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Elections

Haney Leads, Campos a Strong Second in SF’s State Assembly Showdown

Written by Sarah Wright, Josh KoehnUpdated at Feb. 15, 2022 • 9:07pmPublished Feb. 15, 2022 • 11:54am
David Campos, AD-17 candidate, and Norman Yee, the former President of the San Francisco Board of Supervisors, walk through Chinatown on Feb. 14, 2022, the day before Election Day. | Camille Cohen

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San Francisco Supervisor Matt Haney took the lead Tuesday night in the special election primary to pick a new state Assembly representative for the east side of San Francisco, with veteran progressive David Campos trailing by just over a thousand votes.

With all 337 precincts reporting, Haney and Campos are set to head to an April 19 runoff election in a traditional San Francisco face-off between establishment and progressive factions.

By 11 P.M. Tuesday, Haney had 24,422 votes for 37.4% of total returns, while Campos, a former supervisor and most recently chief of staff to District Attorney Chesa Boudin, was running in second with 23,177 votes (35.5%). Tech startup founder and first-time candidate Bilal Mahmood was firmly in third with 13,831 votes, good for 21%, while City College trustee Thea Selby was running fourth with 3,914 votes for just under 6% of the vote.

By the end of Tuesday, the total turnout for the election was just 26% of registered voters.

Haney addressed supporters at his election night party at District 6, saying the results are proof of his diverse and committed group of supporters.

“We built an incredibly strong coalition,” Haney said. “People are looking for someone who can go up to Sacramento and immediately take on the toughest challenges we have.”

Campos, meanwhile, was holding court at The Eagle on Tuesday night. Supervisors Hillary Ronen, Dean Preston, Rafael Mandelman were all there in support of Campos. Despite the resounding recall of three San Francisco school board members, Campos said his strong support reflects the staying power of progressive campaigns in San Francisco, noting it was especially impressive as he’s running a corporate-free campaign when it comes to fundraising.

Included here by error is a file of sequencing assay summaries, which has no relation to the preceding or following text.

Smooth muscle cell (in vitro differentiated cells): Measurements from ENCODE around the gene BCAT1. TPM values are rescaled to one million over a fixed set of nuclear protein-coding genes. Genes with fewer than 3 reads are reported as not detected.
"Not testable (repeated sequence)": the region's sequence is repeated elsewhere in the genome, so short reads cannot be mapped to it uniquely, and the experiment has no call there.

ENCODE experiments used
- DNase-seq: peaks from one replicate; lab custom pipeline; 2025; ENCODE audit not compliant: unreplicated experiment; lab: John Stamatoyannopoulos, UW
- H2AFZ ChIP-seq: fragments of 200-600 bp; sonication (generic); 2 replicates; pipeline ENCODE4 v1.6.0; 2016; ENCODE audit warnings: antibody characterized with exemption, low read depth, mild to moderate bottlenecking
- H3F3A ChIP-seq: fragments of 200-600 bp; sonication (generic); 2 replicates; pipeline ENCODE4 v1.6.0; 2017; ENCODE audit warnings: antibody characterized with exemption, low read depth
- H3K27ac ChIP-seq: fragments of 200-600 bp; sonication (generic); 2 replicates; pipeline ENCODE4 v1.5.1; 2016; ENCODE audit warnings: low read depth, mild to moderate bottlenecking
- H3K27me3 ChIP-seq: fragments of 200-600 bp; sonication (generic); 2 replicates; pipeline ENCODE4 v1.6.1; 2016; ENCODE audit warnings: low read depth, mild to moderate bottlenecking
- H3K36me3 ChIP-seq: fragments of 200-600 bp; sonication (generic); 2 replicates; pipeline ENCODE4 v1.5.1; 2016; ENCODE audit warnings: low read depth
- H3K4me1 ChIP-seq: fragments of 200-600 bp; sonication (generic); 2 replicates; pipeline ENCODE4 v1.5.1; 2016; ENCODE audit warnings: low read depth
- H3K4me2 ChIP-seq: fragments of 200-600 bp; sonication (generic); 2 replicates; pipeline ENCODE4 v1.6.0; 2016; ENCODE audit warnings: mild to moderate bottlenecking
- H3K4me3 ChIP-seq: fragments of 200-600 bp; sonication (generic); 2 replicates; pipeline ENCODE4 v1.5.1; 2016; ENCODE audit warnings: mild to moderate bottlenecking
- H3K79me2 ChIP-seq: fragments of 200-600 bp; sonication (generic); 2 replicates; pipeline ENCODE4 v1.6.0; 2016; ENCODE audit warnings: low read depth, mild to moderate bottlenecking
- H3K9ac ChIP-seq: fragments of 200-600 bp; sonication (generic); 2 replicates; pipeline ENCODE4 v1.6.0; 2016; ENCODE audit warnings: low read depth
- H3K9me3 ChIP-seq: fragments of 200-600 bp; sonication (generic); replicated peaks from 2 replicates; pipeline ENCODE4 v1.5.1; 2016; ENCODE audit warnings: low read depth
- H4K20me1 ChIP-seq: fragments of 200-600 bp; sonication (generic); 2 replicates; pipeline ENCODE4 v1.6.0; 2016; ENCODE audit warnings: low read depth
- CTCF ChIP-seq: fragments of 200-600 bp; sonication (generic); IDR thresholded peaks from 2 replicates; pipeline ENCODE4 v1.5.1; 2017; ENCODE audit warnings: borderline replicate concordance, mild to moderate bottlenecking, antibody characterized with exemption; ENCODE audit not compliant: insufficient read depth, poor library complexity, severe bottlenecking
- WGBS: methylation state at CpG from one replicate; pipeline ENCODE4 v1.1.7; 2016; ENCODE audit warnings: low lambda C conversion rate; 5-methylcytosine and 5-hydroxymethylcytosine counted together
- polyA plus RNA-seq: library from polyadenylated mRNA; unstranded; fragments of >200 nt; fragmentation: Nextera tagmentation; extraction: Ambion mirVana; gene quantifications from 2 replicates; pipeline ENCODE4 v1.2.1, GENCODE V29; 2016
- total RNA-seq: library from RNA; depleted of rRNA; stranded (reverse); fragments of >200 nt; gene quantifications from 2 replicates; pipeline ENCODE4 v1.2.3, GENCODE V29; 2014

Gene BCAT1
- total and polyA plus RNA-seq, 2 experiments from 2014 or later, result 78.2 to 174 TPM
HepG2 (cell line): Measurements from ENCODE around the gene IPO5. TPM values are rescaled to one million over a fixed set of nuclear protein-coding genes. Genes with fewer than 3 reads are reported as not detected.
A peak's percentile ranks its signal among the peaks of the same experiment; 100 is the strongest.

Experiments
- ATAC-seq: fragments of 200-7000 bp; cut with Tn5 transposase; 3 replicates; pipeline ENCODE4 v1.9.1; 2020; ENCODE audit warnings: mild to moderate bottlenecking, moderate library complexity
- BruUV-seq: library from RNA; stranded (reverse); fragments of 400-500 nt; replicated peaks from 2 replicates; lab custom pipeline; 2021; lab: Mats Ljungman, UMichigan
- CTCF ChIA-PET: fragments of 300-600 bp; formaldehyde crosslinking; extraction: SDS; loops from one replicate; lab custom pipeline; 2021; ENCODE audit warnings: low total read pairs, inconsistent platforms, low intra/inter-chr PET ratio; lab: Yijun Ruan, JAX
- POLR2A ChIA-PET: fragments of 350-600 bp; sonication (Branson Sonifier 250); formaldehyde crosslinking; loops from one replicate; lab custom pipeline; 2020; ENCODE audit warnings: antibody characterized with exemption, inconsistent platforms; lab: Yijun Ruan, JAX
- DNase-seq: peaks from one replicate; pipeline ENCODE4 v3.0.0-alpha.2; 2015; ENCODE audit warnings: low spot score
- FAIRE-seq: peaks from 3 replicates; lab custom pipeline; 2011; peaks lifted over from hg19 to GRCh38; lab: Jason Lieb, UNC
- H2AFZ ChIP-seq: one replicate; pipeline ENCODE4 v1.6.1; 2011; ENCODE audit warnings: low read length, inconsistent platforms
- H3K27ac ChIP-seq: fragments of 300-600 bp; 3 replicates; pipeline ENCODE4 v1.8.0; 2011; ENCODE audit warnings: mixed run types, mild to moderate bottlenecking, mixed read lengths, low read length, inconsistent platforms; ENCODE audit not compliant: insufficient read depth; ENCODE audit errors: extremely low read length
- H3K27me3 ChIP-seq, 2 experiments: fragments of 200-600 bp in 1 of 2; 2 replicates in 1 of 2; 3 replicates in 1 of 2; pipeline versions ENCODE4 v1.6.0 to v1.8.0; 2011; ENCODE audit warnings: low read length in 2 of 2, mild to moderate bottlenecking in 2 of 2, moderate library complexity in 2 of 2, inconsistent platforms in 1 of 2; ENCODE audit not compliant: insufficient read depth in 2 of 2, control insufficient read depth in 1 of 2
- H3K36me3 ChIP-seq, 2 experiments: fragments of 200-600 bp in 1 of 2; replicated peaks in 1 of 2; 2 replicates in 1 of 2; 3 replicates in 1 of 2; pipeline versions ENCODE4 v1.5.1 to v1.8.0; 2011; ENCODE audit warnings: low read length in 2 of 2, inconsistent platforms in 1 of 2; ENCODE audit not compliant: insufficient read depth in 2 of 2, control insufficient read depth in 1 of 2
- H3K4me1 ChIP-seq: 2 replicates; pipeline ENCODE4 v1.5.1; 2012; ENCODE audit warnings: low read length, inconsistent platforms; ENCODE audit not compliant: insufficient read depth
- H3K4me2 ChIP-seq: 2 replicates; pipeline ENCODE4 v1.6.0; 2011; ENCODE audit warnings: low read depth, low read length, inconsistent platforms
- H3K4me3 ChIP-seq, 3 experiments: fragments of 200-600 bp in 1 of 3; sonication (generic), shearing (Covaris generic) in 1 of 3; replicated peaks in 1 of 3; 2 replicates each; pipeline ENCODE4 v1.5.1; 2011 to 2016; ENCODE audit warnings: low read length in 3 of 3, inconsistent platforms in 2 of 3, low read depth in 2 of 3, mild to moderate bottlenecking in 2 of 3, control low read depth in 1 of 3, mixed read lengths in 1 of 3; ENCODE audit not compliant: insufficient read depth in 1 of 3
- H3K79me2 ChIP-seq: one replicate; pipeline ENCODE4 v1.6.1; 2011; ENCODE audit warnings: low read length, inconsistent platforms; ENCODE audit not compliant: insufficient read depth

“We’re going to keep watching these numbers, but what these numbers show is there is a clear choice in this race,” Campos said, adding that San Francisco voters “want someone who is beholden to the voters and not corporations.”

Tuesday’s election was sparked by a chain of events that began with the Mohammed Nuru corruption scandal that led Mayor London Breed to nominate former City Attorney Dennis Herrera to lead the San Francisco Public Utilities Commission. She then named former AD-17 Assemblymember David Chiu to replace Herrera. That opened up a vacancy before the regularly scheduled race this June and November.

With no candidate capturing 50% of the vote, Tuesday’s election will send Haney and Campos to a runoff election on April 19.

With Mahmood unable to sneak into the top two despite spending big on his own campaign, April’s election looks to follow established political lines with the progressive Campos facing off against Haney, who has received support from super PACs and more business-oriented interests.

The special election will fill the seat through January 2023, the end of the current term, but some of the same candidates could face off again in a June primary and then a November election for the full two-year term, with new district lines in play.

Whoever wins the seat will be in a good position to hold the seat for the legal maximum of 12 years—and they will also be an instant contender to replace House Majority Leader Nancy Pelosi when she retires from Congress, which most observers expect will happen before the 2024 election.

Candidates raked in the cash on a tightened timeline with just a few months to campaign. Campos has reported the most individual contributions, but he’s also attracted the most opposition spending. Mahmood, who gave more than a half-million dollars to his own race, had the biggest war chest, with Haney just behind.  

District 6 Supervisor Matt Haney casts his vote on Feb. 14, 2022. | Courtesy of Matt Haney

Mahmood, Campos and Haney added $50,000 to $100,000 to their campaign coffers just in the last week, according to late campaign finance reporting from the California Secretary of State. On Feb. 10, Mahmood gave his own campaign another $50,000, bringing his total self-funded amount to $553,000.

“Getting 20, 23% of the vote in three months when no one knew what my name was, that’s an actual change,” Mahmood said Tuesday night. He declined to reveal if he’ll run again in June.

A super PAC that was formed to support Haney spent over $40,000 on mailers attacking Mahmood for failing to vote regularly and for his lack of political experience, and it also financed $8,000 in mailers criticizing Campos.

Campos leads in endorsements for the race, with support from SF Berniecrats and SF Tenants Union, among others. Haney has also gotten endorsements from several labor unions, including the SF Building & Construction Trades Council and some democratic clubs like the Chinese American Democratic Club.

The local Democratic Party did not make an endorsement.

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Sarah Wright can be reached at [email protected]
Josh Koehn can be reached at [email protected]




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